• Tue. Nov 29th, 2022

The billionaire says corporate regulator no longer has the confidence of the business community.

Dec 11, 2020

Mr Palmer, who has been pursued by the corporate regulator for years over several matters, denied he had a personal vendetta against Mr Shipton, a former Goldman Sachs banker who joined ASIC in 2018.
“It’s not personal, but he should resign,” Mr Palmer told AFR Weekend.
ASIC chairman James Shipton says he acted “properly and appropriately”.  Eamon Gallagher
“It’s very important for anyone in that role that the business community has confidence and integrity in them. I don’t believe anyone in business has any faith in ASIC.”
Mr Palmer said it was unfair for Australia Post chief executive Christine Holgate to have to resign over giving staff Cartier watches as a bonus while Mr Shipton’s tax expenses were worth “49 Cartier watches”.
ASIC deputy chairman Daniel Crennan resigned in October after it was revealed the corporate regulator had paid $69,621 in housing costs equal to $750 weekly rent in 2018 and 2019 after he was asked to relocate from his long-time home of Melbourne to ASIC’s Sydney office.
Mr Palmer said Mr Shipton should also resign or be sacked by the Treasurer.
When he stood aside after concerns were raised by the Auditor-General, Mr Shipton defended his behaviour.
“Whilst I believe that I have acted properly and appropriately in this matter, I hold myself to the highest possible standard. What matters is that I act with integrity and honour,” he said in October.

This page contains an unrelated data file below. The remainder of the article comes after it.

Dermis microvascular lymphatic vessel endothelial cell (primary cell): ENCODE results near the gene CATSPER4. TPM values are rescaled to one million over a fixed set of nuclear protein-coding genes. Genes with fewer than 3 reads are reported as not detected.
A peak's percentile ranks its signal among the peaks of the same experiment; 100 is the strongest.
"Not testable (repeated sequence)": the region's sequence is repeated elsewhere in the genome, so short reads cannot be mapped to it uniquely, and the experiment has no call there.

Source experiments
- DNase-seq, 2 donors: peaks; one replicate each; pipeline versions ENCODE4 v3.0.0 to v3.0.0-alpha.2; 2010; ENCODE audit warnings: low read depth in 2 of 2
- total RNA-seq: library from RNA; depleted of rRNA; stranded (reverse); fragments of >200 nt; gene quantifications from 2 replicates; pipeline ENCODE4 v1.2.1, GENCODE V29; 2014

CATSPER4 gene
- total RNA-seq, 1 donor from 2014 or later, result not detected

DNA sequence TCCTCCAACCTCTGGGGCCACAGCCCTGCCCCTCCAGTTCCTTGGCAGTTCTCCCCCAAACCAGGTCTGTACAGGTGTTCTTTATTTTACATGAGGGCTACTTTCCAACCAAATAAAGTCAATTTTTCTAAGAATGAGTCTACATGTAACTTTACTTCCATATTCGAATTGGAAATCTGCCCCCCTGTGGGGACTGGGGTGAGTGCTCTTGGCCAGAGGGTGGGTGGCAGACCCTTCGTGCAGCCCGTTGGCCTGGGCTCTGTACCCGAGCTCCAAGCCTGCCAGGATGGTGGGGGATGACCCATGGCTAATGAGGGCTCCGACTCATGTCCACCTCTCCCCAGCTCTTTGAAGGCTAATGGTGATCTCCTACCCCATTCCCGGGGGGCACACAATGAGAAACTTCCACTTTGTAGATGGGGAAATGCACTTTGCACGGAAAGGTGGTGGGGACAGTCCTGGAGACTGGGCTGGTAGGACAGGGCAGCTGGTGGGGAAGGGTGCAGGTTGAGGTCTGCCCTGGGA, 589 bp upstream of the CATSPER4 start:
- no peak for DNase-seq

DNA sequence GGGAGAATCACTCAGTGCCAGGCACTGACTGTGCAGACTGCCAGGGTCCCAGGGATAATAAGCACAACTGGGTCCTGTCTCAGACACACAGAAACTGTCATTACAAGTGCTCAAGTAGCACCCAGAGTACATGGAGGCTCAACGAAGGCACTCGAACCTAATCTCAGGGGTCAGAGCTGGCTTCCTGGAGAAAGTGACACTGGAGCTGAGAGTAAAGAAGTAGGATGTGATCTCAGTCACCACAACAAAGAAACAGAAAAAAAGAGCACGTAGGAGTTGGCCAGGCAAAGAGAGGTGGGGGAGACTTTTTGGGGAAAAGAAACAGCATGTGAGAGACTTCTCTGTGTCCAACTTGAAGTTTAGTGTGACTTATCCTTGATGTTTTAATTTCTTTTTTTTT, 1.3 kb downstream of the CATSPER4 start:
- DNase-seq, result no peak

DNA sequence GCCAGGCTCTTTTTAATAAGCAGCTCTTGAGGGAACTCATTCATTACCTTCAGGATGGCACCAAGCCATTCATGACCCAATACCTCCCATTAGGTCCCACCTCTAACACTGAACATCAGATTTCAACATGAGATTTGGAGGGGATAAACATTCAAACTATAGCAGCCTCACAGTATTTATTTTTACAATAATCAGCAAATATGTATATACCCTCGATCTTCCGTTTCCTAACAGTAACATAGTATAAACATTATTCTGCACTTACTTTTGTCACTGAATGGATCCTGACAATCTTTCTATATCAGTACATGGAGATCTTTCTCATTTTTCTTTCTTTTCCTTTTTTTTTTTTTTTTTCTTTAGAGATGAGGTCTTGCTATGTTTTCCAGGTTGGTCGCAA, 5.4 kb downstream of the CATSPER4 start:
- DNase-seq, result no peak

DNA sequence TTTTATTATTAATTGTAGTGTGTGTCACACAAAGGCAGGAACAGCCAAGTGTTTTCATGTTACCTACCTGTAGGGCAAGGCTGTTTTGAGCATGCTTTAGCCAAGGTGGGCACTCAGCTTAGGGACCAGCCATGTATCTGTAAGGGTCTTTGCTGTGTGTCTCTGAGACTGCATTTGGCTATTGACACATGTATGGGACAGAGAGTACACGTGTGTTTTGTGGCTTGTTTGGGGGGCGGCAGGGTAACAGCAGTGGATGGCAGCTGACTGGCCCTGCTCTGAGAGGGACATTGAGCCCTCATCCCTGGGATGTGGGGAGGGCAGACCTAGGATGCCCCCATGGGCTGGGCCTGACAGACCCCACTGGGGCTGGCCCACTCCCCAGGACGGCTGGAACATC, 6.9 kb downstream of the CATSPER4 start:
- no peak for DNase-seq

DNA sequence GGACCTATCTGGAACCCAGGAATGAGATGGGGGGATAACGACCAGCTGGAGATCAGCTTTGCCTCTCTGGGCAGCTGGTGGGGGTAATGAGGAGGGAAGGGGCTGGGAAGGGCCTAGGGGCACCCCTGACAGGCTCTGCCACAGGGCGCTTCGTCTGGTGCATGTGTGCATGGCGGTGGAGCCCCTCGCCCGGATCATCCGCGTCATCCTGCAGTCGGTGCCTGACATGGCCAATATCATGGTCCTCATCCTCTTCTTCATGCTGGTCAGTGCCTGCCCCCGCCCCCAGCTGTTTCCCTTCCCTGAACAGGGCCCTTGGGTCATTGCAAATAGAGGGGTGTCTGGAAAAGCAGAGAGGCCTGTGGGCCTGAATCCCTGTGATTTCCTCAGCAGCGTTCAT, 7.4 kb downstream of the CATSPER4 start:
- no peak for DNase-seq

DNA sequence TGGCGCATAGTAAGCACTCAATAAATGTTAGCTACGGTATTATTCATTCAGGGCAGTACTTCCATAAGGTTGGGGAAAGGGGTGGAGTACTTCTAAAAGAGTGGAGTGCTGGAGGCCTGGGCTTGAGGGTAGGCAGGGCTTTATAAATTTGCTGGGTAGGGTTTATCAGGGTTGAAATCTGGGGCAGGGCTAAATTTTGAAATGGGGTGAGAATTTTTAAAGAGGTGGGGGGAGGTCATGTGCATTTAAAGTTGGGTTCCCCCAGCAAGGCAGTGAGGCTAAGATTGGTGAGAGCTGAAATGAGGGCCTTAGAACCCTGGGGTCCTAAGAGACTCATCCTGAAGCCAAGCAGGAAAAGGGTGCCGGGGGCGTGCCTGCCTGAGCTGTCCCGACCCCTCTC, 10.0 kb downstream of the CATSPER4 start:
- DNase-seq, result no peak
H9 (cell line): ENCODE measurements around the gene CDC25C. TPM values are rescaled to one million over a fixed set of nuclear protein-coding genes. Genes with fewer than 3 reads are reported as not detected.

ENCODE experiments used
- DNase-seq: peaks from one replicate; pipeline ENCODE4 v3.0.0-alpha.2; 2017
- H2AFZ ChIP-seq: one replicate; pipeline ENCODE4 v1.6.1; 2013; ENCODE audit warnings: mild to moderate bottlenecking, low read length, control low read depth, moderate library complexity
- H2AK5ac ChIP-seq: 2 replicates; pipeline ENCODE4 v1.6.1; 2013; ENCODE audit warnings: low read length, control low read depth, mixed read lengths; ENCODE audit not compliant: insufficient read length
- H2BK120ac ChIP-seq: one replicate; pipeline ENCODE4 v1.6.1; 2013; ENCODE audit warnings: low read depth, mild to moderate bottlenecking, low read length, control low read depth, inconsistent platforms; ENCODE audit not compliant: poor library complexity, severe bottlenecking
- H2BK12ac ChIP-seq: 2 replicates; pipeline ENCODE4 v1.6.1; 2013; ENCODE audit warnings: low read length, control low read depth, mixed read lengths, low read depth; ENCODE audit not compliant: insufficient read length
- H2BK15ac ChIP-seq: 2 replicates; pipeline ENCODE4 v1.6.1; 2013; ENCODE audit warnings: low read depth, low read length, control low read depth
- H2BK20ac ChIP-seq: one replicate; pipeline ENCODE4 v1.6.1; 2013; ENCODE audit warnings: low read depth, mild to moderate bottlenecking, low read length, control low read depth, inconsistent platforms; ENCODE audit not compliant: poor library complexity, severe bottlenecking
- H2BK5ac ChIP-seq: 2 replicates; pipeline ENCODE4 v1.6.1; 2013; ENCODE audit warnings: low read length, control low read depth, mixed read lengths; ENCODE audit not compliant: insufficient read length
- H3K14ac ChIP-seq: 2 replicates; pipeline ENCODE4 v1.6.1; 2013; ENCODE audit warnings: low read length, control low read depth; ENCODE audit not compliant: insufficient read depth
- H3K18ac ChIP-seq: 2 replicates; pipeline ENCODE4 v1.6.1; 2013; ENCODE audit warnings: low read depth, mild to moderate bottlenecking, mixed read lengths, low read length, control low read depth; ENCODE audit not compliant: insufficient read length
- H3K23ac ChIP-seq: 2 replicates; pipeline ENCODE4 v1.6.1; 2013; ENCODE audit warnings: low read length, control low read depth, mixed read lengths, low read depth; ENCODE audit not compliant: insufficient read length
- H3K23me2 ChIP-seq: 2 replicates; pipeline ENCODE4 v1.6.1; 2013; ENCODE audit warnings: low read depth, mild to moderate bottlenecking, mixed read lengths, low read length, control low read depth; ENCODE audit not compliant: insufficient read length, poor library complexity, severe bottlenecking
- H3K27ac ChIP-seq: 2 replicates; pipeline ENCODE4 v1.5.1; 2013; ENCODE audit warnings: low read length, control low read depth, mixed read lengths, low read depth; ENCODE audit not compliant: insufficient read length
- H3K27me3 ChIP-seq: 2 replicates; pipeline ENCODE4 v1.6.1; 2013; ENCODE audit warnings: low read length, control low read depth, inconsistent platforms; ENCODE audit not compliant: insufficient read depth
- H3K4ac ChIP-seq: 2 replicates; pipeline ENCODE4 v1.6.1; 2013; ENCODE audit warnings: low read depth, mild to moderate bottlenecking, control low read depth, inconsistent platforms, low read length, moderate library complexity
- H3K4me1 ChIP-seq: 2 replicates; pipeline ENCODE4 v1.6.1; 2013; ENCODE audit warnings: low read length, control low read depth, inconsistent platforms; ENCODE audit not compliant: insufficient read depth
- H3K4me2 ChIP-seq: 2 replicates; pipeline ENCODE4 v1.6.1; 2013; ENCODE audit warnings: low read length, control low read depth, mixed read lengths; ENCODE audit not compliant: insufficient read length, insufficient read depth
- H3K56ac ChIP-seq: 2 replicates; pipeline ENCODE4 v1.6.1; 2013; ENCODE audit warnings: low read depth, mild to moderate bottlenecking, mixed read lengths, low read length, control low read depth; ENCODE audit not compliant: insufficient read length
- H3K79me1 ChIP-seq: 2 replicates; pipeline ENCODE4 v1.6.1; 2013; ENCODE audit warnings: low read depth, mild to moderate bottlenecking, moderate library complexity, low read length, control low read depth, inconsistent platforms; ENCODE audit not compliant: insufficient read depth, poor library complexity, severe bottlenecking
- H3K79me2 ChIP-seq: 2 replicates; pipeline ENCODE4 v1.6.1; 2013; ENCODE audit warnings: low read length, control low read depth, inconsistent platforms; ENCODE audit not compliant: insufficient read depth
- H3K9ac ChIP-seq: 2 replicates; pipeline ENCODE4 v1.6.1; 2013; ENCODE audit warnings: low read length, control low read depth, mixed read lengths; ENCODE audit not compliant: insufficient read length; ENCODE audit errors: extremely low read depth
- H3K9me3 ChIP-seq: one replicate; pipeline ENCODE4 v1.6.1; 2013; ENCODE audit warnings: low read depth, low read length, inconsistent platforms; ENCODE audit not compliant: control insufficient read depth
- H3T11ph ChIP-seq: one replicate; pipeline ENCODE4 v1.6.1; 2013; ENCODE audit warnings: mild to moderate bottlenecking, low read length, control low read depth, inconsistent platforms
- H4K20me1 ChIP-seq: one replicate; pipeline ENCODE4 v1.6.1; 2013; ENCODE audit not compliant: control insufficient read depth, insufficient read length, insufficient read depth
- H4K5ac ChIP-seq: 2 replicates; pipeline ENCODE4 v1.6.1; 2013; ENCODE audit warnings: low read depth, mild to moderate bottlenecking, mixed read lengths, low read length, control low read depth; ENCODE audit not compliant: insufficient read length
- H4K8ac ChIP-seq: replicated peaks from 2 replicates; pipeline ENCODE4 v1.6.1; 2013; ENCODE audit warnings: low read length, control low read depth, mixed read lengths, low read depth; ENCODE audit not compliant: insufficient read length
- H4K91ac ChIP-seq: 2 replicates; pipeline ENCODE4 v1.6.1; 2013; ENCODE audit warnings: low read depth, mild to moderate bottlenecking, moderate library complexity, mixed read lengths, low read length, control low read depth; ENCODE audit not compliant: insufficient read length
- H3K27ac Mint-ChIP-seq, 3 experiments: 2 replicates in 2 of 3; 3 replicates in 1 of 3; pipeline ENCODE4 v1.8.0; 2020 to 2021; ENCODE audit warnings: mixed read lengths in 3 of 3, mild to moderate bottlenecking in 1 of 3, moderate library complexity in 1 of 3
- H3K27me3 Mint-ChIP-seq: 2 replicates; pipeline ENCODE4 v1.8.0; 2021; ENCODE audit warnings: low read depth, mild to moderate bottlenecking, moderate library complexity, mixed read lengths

Mr Palmer the former politician who has built his fortune in recent years on the back of an iron ore project in Western Australia said ASIC had become obsessed with “big scalp” prosecutions such as his and fellow billionaire Andrew Forrest.
He has also been waging a war with the corporate regulator about it passing on information to their Chinese counterparts about his business dealings.
“Most people are scared of ASIC, but I’m not. What ASIC should be doing is monitoring the whole industry, that’s their job. It was pretty clear from the banking inquiry they weren’t doing their job,” he said.
“They want to try and get some high-profile cases like against me and Andrew Forrest. They just want to look like they are doing something.”
Mr Palmer has been on an advertising blitz targeting Mr Shipton, taking out full-page advertisements in newspapers across the country, including The Australian Financial Review.
He has been pursued by ASIC for years over the $300 million collapse of Queensland Nickel.
He has been charged by the corporate watchdog over siphoning $12 million from one of his private companies to his now-defunct Palmer United Party in 2013.
The Mineralogy boss and prolific litigant said he also planned to launch his own legal action against ASIC for “malicious prosecution”.
A spokeswoman for ASIC declined to comment but said the Thom review would be completed by the end of the year.